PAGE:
Commentary: YRC struggles to offload debt
After a lengthy negotiation between less-than-truckload carrier ABF Freight and its union on a new contract — a discussion that dragged on throughout 2013, necessitating numerous contract extensions and even bringing about a strike vote — officials at YRC, another LTL trucker, are taking a different tact with their employees.
Last fall, YRC’s management met with its employees union to try to extend its current contract, which doesn’t expire until March 2015, for another five years. The move, YRC said, would provide the cost savings it needs to survive in the current environment and allow it to refinance its outstanding debt —$69.4 million of which comes due in February, with around $1 billion due in the next two years, according to reports.
The new contract would include no wage cuts, but offers no increase in 2014, delaying pay raises until 2015.
The new contract also calls for increasing the overtime pay threshold from eight hours to 40 hours; a change to health and welfare rules so that a partial work week will no longer pay out a full week of benefits; and a change in the outsourcing rules allowing for non-union maintenance and road work.
YRC is also hoping to sell up to 3 million shares, according to a filing with the Securities and Exchange Commission, to repay its February loan. During the fourth quarter, through Dec. 2, YRC saw its stock price range from $17.99 per share down to $7.06 per share. Its low for 2013 of $5.75 per share occurred during the first quarter.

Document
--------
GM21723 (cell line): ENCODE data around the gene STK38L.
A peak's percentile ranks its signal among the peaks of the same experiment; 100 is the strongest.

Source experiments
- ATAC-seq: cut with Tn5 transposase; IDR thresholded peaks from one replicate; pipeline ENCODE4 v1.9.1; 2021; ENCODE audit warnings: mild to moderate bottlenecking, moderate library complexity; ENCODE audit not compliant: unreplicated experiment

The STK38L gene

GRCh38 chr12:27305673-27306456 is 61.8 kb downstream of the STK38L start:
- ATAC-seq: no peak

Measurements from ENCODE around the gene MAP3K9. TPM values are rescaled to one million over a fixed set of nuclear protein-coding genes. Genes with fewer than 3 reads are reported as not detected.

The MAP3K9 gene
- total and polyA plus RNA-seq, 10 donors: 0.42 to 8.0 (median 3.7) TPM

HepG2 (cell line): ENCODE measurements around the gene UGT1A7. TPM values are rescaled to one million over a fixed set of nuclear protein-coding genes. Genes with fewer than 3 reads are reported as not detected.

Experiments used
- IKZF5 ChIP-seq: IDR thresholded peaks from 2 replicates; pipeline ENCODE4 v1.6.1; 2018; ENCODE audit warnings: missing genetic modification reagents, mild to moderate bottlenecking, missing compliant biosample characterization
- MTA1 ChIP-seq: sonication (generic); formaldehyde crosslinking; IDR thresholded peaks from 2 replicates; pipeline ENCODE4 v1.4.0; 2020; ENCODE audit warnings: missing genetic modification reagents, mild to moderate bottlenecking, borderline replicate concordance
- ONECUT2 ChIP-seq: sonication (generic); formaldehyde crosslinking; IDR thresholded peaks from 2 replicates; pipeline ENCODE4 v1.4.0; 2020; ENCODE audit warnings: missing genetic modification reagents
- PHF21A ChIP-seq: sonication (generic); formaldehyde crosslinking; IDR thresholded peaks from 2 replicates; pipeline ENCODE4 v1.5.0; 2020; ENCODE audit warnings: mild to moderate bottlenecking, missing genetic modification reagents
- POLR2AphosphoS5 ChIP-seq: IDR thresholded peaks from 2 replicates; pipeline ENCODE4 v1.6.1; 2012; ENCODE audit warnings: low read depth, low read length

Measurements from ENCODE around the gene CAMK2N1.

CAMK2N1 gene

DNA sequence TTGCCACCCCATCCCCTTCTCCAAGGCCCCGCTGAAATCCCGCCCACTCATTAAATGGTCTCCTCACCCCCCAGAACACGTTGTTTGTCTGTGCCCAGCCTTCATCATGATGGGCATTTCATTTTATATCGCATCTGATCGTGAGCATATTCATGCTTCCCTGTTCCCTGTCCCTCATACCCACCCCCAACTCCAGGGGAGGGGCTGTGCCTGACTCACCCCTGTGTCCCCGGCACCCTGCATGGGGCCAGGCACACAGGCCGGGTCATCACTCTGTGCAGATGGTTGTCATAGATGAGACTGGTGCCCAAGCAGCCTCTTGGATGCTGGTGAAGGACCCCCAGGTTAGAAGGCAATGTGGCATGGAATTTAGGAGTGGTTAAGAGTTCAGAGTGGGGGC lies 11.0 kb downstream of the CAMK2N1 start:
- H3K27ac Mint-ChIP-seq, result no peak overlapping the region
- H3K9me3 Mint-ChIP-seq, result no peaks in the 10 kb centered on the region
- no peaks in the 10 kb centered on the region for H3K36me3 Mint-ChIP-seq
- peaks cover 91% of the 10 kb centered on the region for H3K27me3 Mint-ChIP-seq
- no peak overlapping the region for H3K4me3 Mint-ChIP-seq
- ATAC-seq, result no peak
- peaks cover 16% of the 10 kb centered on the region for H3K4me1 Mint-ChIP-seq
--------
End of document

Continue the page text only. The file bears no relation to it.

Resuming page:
In the document, officials also laid out why the current contract extension is necessary for the continued health of the company.
“If we are unable to extend our existing union agreements, we may be unable to refinance or restructure the portions of our debt which mature in 2014, which would have a material adverse effect on our business, financial condition and results of operations,” the company said in the SEC filing. “Any deterioration in our relationship with our unions could also place us at a disadvantage relative to our nonunion competitors.”
YRC also cited potential pension fund increases, insurance pressures, cost of compliance with government regulations, and a host of other factors that have put pressure on the company.
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